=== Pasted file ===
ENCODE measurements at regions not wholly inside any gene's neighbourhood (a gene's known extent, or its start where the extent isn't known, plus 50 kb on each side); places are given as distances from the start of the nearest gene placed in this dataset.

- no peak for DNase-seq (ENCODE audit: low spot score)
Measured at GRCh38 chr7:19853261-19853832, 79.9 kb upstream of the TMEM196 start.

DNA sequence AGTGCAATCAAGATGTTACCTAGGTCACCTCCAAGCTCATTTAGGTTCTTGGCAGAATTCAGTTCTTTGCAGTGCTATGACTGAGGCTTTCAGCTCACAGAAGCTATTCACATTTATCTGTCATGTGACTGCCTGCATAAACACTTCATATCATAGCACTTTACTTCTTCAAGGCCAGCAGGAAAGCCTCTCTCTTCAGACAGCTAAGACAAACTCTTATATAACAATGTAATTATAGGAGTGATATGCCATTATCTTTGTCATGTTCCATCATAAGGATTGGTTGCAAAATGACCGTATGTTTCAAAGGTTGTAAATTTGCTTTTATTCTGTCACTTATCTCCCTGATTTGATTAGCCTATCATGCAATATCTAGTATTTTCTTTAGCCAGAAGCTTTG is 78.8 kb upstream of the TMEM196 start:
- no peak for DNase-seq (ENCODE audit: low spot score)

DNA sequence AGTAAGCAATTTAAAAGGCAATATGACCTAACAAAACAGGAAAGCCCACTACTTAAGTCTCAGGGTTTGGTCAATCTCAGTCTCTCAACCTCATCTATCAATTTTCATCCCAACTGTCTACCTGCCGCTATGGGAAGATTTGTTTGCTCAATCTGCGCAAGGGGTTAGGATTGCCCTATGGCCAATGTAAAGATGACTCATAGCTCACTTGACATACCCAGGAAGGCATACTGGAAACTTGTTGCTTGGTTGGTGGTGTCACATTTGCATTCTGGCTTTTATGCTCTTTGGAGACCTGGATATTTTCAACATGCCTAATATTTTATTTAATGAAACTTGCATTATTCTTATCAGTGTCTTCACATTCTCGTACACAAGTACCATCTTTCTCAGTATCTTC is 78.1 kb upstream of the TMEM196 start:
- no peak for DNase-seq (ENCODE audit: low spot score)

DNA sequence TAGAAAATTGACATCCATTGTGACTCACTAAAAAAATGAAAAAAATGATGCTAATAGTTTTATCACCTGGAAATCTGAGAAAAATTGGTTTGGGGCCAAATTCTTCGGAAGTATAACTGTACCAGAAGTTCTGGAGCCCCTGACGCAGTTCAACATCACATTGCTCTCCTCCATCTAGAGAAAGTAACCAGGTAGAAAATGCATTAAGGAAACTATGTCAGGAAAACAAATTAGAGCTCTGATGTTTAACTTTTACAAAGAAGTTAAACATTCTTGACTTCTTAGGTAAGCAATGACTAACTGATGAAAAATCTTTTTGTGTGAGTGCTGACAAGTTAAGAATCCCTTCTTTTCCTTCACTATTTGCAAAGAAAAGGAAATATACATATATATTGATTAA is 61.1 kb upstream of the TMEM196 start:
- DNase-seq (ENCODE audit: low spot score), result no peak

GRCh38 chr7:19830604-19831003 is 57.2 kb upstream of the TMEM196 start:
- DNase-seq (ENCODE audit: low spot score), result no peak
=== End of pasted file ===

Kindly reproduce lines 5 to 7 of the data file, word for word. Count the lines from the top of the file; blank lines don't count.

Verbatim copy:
- no peak for DNase-seq (ENCODE audit: low spot score)

DNA sequence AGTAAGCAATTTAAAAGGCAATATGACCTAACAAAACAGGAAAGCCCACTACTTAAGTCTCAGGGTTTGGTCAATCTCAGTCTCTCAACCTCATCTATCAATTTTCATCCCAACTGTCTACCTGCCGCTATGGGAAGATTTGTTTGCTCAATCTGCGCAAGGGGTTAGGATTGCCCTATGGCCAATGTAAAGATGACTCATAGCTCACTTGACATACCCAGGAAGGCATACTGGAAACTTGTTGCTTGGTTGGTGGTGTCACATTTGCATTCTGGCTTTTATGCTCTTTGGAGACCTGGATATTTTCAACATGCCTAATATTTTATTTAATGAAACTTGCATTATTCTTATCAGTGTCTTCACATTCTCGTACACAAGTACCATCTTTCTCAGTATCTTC is 78.1 kb upstream of the TMEM196 start:
- no peak for DNase-seq (ENCODE audit: low spot score)